We love Japan! I'm not even sure I can explain why. I didn't have any huge expectations really- I thought it would be interesting, but busy and crowded and, erm, full of Japanese tourists!
|Water trickling in a zen garden, Kyoto|
Our first day, wandering along the 'Path of Philosophy' in Kyoto, was one of my favourite days of the whole trip. In the very first temple we visited I was struck by a sense of calm. It was so quiet and peaceful, padding around barefoot on the wooden walkways that divide up gardens of gravel, moss and dwarf conifers. We sat on tatami mats drinking cups of green tea, with the sound of water trickling over bamboo, the smell of incense and cedar wood, and the view of maple leaves overlapping in a criss-cross starry pattern above us. The gardens were stunning- everything picture perfect, not a leaf out of place, the gravel immaculately raked, the trees pruned and the moss trimmed. I wouldn't have expected to like them so much (not exactly being a neat freak myself!) but there was something very affecting about it all. A zen like state remained with me all day, happily ambling from one beautiful temple and garden to another.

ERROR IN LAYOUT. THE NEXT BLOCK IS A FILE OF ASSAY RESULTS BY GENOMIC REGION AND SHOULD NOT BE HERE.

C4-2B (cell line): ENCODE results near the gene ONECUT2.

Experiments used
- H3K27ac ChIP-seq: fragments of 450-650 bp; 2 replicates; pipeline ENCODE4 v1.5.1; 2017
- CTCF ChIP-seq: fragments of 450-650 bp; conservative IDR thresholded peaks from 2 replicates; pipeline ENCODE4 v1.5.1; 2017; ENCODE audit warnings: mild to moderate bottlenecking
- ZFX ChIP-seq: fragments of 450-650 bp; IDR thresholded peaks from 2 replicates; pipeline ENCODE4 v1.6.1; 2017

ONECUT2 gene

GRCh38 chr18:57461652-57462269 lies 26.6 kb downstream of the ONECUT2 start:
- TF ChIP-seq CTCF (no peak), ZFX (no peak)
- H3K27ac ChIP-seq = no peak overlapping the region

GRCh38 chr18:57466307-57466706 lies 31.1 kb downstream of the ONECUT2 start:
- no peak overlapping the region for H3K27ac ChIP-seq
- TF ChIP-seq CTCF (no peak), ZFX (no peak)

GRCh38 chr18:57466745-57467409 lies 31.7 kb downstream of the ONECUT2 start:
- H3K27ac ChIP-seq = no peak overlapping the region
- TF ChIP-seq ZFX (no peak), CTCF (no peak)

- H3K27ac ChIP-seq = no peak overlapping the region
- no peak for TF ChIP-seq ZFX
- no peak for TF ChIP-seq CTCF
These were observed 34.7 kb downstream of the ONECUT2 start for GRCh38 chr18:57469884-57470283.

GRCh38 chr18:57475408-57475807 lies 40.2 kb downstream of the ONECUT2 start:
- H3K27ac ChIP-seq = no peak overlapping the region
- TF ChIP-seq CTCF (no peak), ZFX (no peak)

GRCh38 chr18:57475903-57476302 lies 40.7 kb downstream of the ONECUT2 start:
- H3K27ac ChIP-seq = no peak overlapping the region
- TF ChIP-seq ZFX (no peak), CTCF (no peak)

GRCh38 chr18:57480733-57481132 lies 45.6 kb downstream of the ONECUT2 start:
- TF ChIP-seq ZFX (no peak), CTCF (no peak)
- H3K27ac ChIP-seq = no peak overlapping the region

|Sushi in Kyoto|
|Electric city in Tokyo|
From Kyoto we sped to Tokyo by the bullet train- expensive, but something that we felt had to be done while in Japan. It was on time of course (trains run almost the length of the country between the cities about every 6 minutes!) and just as smooth as expected. We stared out of the window as countryside and towns passed in a blur. Like everything in Japan it was very quiet, and businessmen dozed beside us for the 140 minutes it took to cover 400 kilometres.
Tokyo itself has so many aspects to it that it's hard to get to grips with in just a few days. It's massive, more like a group of cities all merged together, but with plenty of green spaces as well. We tried to get a taste of some of the sub-cultures at work, from anime obsessed 'geek chic' teenagers in the electric city, to 'cosplay' (costume play) groups who meet up at weekends to dress as manga characters, to the gucci shopping 'ladies who lunch'. There's a bit of everything here, and it's all fascinating. The bright neon lights of Shinjuku were just how I imagined from 'Lost in Translation', with karaoke booths and huge TV screens everywhere. Just around the corner was an area of really cool little beer bars where a young after-work crowd spilled out onto the streets in the summer evening.
|Neon lights of Shinjuku in Tokyo|
|Japanese maple leaves|